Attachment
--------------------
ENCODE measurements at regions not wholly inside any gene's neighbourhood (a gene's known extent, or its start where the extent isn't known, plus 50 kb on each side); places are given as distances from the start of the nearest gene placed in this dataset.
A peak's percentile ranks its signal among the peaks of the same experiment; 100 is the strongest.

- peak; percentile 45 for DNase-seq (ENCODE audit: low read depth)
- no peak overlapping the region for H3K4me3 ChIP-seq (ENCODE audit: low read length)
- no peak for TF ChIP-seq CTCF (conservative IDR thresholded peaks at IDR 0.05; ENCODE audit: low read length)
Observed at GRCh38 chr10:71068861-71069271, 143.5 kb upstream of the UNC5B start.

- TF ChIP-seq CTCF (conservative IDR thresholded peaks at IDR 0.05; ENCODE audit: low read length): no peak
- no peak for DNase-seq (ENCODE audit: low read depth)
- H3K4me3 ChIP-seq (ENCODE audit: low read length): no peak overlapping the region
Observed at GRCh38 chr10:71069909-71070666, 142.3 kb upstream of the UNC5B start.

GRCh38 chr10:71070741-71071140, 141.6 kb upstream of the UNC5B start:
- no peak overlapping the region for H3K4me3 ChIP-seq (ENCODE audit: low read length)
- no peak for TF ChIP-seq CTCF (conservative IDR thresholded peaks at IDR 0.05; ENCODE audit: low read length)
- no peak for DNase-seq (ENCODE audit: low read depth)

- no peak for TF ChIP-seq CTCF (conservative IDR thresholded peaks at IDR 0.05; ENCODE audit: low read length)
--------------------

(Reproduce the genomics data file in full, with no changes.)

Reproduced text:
ENCODE measurements at regions not wholly inside any gene's neighbourhood (a gene's known extent, or its start where the extent isn't known, plus 50 kb on each side); places are given as distances from the start of the nearest gene placed in this dataset.
A peak's percentile ranks its signal among the peaks of the same experiment; 100 is the strongest.

- peak; percentile 45 for DNase-seq (ENCODE audit: low read depth)
- no peak overlapping the region for H3K4me3 ChIP-seq (ENCODE audit: low read length)
- no peak for TF ChIP-seq CTCF (conservative IDR thresholded peaks at IDR 0.05; ENCODE audit: low read length)
Observed at GRCh38 chr10:71068861-71069271, 143.5 kb upstream of the UNC5B start.

- TF ChIP-seq CTCF (conservative IDR thresholded peaks at IDR 0.05; ENCODE audit: low read length): no peak
- no peak for DNase-seq (ENCODE audit: low read depth)
- H3K4me3 ChIP-seq (ENCODE audit: low read length): no peak overlapping the region
Observed at GRCh38 chr10:71069909-71070666, 142.3 kb upstream of the UNC5B start.

GRCh38 chr10:71070741-71071140, 141.6 kb upstream of the UNC5B start:
- no peak overlapping the region for H3K4me3 ChIP-seq (ENCODE audit: low read length)
- no peak for TF ChIP-seq CTCF (conservative IDR thresholded peaks at IDR 0.05; ENCODE audit: low read length)
- no peak for DNase-seq (ENCODE audit: low read depth)

- no peak for TF ChIP-seq CTCF (conservative IDR thresholded peaks at IDR 0.05; ENCODE audit: low read length)